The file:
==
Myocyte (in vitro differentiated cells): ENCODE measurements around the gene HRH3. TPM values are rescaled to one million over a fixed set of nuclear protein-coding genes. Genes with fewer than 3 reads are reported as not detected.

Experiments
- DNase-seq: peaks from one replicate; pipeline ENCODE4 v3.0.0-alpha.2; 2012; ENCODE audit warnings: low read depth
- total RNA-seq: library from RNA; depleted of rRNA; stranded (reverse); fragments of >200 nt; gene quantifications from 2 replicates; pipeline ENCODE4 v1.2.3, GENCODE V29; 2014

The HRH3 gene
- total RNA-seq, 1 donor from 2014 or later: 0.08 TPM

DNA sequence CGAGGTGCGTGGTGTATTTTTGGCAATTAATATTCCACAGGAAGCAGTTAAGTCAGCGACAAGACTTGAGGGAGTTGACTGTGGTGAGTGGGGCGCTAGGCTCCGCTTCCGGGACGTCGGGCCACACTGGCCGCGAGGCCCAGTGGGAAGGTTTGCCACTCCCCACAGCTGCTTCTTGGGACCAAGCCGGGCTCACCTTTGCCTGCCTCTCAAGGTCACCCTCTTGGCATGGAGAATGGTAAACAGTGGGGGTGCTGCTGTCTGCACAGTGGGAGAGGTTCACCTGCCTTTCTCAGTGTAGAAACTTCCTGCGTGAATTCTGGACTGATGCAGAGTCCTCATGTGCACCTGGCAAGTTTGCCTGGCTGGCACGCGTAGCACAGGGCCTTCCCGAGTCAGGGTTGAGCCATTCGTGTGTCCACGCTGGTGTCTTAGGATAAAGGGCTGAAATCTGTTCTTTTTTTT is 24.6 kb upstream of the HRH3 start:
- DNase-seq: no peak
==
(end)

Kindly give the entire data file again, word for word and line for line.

Myocyte (in vitro differentiated cells): ENCODE measurements around the gene HRH3. TPM values are rescaled to one million over a fixed set of nuclear protein-coding genes. Genes with fewer than 3 reads are reported as not detected.

Experiments
- DNase-seq: peaks from one replicate; pipeline ENCODE4 v3.0.0-alpha.2; 2012; ENCODE audit warnings: low read depth
- total RNA-seq: library from RNA; depleted of rRNA; stranded (reverse); fragments of >200 nt; gene quantifications from 2 replicates; pipeline ENCODE4 v1.2.3, GENCODE V29; 2014

The HRH3 gene
- total RNA-seq, 1 donor from 2014 or later: 0.08 TPM

DNA sequence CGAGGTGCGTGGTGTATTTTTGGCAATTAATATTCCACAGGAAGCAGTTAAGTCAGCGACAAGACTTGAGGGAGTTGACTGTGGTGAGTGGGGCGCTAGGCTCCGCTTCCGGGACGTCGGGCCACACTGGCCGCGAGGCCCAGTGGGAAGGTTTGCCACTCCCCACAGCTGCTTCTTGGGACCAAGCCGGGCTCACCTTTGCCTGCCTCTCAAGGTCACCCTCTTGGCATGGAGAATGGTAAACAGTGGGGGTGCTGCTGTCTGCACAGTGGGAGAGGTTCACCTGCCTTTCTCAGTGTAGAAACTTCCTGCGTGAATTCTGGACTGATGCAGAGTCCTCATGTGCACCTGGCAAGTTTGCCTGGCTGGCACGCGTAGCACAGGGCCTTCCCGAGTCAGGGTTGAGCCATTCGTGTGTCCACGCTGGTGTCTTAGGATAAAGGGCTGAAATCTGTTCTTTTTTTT is 24.6 kb upstream of the HRH3 start:
- DNase-seq: no peak